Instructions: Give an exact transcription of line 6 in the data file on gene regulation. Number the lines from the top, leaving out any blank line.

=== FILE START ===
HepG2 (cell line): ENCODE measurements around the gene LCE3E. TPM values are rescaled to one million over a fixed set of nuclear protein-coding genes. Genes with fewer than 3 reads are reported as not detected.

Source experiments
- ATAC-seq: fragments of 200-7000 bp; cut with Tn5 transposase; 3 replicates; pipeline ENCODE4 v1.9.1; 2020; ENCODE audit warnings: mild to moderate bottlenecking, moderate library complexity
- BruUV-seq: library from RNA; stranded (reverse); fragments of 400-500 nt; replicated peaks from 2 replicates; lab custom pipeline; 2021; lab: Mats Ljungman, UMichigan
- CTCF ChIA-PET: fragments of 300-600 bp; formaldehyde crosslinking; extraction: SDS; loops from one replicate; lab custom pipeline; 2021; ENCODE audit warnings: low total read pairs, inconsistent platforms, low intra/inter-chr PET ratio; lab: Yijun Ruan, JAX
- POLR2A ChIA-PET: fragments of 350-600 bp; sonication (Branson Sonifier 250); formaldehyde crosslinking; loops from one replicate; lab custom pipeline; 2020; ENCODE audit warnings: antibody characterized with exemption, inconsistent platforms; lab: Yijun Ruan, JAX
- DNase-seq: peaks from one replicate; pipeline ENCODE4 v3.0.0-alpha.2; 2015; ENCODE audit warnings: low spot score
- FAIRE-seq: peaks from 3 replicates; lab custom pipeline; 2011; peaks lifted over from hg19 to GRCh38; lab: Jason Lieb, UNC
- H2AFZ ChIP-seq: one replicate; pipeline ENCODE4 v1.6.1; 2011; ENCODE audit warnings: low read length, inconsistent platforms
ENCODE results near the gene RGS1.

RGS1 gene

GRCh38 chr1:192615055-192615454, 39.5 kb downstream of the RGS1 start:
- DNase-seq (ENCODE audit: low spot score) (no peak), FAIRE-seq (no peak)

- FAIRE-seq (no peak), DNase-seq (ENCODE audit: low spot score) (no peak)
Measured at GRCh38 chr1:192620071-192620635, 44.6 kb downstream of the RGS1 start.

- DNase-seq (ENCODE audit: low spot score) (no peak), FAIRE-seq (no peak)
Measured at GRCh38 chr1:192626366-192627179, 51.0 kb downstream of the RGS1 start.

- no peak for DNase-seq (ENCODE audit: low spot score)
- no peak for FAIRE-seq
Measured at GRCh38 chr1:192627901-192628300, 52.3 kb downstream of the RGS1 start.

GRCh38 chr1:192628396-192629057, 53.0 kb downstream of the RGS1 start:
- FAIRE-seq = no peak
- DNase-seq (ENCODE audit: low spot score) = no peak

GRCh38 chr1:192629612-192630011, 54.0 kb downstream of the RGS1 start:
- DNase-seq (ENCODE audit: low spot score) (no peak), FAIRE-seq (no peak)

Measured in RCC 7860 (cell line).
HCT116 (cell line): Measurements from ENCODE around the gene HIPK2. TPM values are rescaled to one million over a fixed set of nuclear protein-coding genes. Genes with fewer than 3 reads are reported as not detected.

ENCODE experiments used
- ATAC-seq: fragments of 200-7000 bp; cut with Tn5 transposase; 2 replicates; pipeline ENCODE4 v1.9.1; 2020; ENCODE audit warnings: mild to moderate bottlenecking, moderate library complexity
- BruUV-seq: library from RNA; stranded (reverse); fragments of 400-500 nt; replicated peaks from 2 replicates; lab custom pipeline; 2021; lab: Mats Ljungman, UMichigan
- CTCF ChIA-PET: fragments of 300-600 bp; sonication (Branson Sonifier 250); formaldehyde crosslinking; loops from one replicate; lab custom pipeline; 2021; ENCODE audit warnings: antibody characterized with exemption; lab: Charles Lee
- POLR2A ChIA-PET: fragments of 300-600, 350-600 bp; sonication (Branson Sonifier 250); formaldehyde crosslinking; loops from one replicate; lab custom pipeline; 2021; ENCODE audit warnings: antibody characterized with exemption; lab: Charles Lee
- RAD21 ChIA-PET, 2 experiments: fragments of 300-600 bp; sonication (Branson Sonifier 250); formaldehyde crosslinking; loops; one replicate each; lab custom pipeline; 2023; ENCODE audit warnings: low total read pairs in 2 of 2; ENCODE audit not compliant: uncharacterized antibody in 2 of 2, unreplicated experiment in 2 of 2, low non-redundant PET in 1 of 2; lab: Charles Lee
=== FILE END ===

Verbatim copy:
- POLR2A ChIA-PET: fragments of 350-600 bp; sonication (Branson Sonifier 250); formaldehyde crosslinking; loops from one replicate; lab custom pipeline; 2020; ENCODE audit warnings: antibody characterized with exemption, inconsistent platforms; lab: Yijun Ruan, JAX